polygonum aubertii


Polygonum is a genus in the buckwheat family Polygonaceae. Common names of polygonum species include knotweed, knotgrass, bistort, tear-thumb, mile-a-minute, and several others. In the Middle English glossary of herbs "Alphita" (ca. 1400-1425), it was known as ars-smerte. There have been various opinions about how broadly the genus should be defined. Buckwheat for example has sometimes been included in the genus.

The genus primarily grows in northern temperate regions. They vary widely from prostrate herbaceous annual plants under 5 cm high, others erect herbaceous perennial plants growing to 3–4 m tall, and yet others perennial woody vines growing to 20–30 m high in trees; several are also aquatic, growing as floating plants in ponds. The smooth-edged leaves vary greatly in shape between species, and can be narrow lanceolate, oval, broad triangular, heart shaped or arrowhead shaped; they range from 1–30 cm long. The stems are often reddish or red-speckled. The flowers are small, pink, white, or greenish, forming in summer in dense clusters from the leaf joints or stem apices.

The genus name is traditionally believed to be derived from the Greek poly, "many" and gonu, "knee" in reference to the swollen jointed stem nodes, but grammatically gone means "seed"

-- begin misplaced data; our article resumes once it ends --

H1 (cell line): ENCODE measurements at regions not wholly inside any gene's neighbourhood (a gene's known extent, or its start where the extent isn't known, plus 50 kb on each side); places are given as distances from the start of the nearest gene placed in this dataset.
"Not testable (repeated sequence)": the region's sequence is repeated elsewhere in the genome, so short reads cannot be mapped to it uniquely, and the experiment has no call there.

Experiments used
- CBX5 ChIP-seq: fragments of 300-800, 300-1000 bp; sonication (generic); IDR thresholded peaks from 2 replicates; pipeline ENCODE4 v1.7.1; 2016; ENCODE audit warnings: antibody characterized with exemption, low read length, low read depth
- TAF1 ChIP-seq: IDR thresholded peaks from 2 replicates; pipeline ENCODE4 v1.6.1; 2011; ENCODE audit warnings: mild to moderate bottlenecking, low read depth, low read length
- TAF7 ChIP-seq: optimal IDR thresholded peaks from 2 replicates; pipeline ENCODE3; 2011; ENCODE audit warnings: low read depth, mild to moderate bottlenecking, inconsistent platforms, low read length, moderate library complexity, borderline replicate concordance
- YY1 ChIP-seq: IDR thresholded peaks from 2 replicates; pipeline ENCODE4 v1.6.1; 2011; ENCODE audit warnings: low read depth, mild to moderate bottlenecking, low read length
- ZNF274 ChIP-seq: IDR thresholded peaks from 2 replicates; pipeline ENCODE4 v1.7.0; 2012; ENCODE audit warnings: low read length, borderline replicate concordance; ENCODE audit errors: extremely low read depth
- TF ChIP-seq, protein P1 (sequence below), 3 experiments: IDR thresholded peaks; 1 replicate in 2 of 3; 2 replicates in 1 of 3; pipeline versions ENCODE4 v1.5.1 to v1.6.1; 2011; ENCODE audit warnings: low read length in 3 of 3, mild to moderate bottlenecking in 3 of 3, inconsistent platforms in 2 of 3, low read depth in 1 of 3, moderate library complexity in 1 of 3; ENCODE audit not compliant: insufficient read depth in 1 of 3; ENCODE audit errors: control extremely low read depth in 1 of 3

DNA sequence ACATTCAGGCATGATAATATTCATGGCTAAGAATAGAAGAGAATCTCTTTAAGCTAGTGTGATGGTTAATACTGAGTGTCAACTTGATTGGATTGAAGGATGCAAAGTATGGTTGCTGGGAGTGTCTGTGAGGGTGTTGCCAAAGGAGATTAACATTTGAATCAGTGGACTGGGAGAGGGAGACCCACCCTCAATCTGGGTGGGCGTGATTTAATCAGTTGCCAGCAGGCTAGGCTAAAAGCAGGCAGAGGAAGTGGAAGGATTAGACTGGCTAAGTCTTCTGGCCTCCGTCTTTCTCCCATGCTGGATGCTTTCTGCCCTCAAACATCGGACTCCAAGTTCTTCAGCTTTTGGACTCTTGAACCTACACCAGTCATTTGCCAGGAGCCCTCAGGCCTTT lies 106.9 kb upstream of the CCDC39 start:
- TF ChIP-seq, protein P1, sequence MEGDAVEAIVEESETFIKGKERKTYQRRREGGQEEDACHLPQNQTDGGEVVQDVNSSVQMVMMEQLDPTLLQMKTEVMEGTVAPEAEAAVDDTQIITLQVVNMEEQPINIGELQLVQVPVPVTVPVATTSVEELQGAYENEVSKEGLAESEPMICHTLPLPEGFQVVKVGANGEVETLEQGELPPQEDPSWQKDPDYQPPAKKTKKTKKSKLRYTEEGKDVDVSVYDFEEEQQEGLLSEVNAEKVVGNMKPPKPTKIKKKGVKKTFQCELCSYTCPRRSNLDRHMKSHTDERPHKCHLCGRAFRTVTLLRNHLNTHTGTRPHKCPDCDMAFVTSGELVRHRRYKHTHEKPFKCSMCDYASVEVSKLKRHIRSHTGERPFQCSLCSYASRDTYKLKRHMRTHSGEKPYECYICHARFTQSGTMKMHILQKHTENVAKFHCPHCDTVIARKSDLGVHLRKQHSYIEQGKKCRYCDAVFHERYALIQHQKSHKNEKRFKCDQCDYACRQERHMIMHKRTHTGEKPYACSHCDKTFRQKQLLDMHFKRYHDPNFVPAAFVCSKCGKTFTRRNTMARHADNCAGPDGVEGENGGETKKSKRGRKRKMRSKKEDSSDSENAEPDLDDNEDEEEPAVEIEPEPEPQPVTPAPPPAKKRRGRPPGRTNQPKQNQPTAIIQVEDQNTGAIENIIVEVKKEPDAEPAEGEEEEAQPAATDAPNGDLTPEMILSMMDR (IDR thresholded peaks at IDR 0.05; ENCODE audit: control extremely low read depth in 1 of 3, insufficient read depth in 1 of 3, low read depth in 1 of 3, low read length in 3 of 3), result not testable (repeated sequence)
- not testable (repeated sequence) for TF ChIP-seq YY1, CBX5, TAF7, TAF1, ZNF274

Polygonum species are used as food plants by the larvae of some Lepidoptera species - see list of Lepidoptera that feed on Polygonum, a number are considered weedy, especially in moisture retentive soils in the USA.

Distribution and Uses

At least one species has been eaten during times of famine.


Between 65–300 species are recognised depending on the circumscription of the genus; some botanists divide the genus up into several smaller genera, including Fagopyrum, Fallopia and Persicaria.

The genus Polygonella has a number of morphological similarities with Polygonum and some authors have included Polygonella in Polygonum.

Selected species include:

Reclassified as Fagopyrum

Reclassified as Fallopia

Reclassified as Persicaria

References/External links


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